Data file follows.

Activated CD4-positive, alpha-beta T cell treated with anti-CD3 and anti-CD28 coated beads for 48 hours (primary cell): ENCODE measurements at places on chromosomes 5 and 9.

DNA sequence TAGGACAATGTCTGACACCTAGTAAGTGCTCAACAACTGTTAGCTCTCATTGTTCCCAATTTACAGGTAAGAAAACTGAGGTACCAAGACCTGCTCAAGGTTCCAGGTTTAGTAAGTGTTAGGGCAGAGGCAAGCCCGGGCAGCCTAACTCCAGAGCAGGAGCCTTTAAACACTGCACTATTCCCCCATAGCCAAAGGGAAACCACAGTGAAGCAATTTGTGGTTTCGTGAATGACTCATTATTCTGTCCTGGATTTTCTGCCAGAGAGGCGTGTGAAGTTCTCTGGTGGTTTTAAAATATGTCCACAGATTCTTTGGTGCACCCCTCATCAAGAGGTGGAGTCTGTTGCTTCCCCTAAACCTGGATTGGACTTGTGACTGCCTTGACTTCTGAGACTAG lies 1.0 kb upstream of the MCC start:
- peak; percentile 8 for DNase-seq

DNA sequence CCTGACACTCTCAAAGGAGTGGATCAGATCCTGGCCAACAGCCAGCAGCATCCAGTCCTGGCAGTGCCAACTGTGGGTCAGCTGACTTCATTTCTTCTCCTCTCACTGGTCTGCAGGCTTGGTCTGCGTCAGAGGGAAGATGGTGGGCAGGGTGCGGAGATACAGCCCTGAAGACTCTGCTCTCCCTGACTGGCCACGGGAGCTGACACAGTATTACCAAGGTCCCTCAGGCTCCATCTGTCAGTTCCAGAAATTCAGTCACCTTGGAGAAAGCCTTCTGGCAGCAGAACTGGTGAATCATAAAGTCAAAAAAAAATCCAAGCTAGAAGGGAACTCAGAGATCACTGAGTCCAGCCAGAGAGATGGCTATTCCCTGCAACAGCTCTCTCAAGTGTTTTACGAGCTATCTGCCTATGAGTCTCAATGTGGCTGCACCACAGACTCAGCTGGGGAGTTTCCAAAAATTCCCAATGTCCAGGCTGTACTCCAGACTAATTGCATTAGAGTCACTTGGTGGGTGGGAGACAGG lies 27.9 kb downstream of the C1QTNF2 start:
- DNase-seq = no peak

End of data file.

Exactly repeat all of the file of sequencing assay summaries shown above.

Activated CD4-positive, alpha-beta T cell treated with anti-CD3 and anti-CD28 coated beads for 48 hours (primary cell): ENCODE measurements at places on chromosomes 5 and 9.

DNA sequence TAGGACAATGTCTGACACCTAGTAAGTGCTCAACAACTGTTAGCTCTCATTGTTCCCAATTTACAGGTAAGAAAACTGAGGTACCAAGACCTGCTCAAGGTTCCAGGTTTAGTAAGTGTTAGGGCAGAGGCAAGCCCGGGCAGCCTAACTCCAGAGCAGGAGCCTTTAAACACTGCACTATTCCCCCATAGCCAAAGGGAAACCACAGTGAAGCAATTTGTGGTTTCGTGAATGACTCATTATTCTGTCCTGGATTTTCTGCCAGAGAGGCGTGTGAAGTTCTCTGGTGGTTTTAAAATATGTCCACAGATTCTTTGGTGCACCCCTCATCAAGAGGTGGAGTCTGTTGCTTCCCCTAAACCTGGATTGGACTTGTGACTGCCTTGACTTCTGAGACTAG lies 1.0 kb upstream of the MCC start:
- peak; percentile 8 for DNase-seq

DNA sequence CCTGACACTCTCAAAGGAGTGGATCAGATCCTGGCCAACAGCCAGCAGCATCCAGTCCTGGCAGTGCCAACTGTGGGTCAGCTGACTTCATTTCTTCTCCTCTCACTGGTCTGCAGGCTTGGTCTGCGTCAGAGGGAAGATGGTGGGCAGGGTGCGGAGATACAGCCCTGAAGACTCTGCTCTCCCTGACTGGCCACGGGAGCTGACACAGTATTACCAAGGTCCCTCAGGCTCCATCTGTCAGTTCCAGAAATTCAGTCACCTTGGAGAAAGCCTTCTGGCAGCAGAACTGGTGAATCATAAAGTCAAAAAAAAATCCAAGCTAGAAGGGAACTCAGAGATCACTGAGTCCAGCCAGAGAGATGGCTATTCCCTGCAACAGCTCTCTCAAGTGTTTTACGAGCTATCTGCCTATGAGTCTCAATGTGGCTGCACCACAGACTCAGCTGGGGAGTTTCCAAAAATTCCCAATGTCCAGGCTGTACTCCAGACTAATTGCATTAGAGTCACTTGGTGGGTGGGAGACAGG lies 27.9 kb downstream of the C1QTNF2 start:
- DNase-seq = no peak